-5

I really do think there is, but really it's on a case by case basis (oh look another question closed etc. for unclear or unsound reasons) so it's very nebulas.

I'd really like to hear what people think about whether there is a bias and of what sort.

Tentatively: I suppose people dislike questions of the sort that they themselves can't answer.

  • I agree with the 'mathematician', there are various case by case biases enacted by some of the priveledged users. I wrote a question about the A.C.D.C song with the lyrics who made who and it was closed and made so no further comments could be made by just two users, Cort Amon and another. It's funny because Cort Amon replied a lot trying to debate my points. He even said he was surprised the debating wasn't moved to the chat room earlier. I guess Cort Amon found a like minded user to make my further commenting disappear.... – 201044 Aug 15 '15 at 11:10
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    i think the fact this has four downvotes and two close votes is quite helpful in proving its point, that a contingent of its users are control freaks – user6917 Aug 16 '15 at 20:15
  • I would also use the phrase elitist intellectuals who like have their points of view dominant on the questions that interest them.. – 201044 Aug 17 '15 at 0:42
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    If the supposed bias only exists on a nebulous case by case basis, then how can it be a systematic bias? – Dave Aug 17 '15 at 14:46
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    i don't think you need to know what a bias is to know there is a bias, certainly not for there to be a bias. something isn't right – user6917 Aug 18 '15 at 13:48
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    On a more constructive note: it might be worthwhile highlighting (here) which questions you've noted have been closed as demonstrating bias. – Mozibur Ullah Sep 5 '15 at 2:47
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    @201044: there's nothing to my mind quoting lyrics (I've generally quoted literature and poets); but a philosophical point needs to be shown and justified; and the easiest way of doing this, is by tying it to the philosophical literature or other high-quality sources; such as the IEP or SEP. – Mozibur Ullah Sep 5 '15 at 2:51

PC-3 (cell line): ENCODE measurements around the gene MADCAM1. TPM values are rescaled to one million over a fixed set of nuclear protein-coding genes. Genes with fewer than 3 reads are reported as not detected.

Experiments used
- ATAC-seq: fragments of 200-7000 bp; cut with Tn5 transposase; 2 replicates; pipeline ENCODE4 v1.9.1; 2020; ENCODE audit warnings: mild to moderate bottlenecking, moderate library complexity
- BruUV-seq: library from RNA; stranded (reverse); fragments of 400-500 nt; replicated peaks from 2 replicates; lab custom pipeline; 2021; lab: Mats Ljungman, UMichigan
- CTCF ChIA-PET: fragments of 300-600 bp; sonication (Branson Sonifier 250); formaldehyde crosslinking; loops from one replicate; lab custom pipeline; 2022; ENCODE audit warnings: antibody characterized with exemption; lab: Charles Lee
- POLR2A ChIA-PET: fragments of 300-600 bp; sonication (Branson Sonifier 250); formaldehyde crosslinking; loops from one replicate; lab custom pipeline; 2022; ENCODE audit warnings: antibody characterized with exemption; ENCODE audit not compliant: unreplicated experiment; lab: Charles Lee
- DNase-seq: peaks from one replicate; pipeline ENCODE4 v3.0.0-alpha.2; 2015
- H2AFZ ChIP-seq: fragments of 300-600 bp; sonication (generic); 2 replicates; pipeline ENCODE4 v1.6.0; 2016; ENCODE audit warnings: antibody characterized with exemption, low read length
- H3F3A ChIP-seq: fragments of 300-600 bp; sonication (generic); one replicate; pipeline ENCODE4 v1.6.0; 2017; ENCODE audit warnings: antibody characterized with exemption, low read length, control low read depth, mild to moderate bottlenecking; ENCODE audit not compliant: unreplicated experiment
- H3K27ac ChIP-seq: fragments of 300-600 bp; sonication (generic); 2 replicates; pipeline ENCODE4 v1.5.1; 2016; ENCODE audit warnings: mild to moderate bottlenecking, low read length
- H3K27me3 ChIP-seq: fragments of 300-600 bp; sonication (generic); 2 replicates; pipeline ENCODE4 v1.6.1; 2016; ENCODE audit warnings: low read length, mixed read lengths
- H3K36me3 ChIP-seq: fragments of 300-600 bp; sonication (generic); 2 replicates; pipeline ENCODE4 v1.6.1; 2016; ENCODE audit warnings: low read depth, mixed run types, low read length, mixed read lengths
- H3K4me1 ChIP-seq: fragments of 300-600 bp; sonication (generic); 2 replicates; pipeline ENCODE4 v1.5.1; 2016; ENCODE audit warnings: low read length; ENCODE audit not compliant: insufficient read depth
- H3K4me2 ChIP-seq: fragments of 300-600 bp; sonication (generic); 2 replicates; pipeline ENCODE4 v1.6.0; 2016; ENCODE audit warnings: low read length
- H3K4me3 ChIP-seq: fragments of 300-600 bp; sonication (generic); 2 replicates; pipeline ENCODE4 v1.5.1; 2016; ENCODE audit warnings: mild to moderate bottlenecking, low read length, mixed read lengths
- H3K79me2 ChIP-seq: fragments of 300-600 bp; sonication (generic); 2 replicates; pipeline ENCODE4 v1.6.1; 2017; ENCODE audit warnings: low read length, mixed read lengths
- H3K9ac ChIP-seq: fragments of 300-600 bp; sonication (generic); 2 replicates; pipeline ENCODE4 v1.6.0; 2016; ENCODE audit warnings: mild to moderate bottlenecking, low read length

• When I mention the idea of philosophical concepts suggested by lyrics of modern music I'm referring to a kind of appeal to 'naive philosophy' that exists in popular media and culture. I know real philosophical analysis is held to high standards yet 'average' people are often 'instructed' in subtle ways about various 'suggestions of philosophical concepts without the benefit of an accurate analysis of what ideas are useful and what are opinionated or improper. Should academics let modern music inform people on what philosophical ideas or naive approximations of such be deemed valuable? – 201044 Sep 14 '15 at 3:15
  • Has anyone written a book or article on all the wrong philosophical ideas one can pick up from modern music? – 201044 Sep 14 '15 at 3:17
  • It seems any 'meritocracy driven' website is inherently not collaborative unless some editors really like the question or responses involved.. – 201044 Sep 14 '15 at 5:16
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    @201044 whatever the merits of closing questions which annoy you (ETC) there's just no point in arguing about it really - i've tried hah – user6917 Sep 14 '15 at 15:33
  • Any 'meritocracy- based' site like this one is really a question and final answer site. If a question is asked and deemed acceptable it is given a final answer by some user- editor who might sound like an expert. The answer is supposed to be final no matter how it is put. So if patronizing the questioner will probably respond. The editors not wanting any debate will respond again and so on.. Debate like this wastes time and energy and it is not a learning environment for any questioner if they are focusing on defending their views. So sites like this should be called a 'Q and F.A.' site. – 201044 Nov 25 '15 at 2:45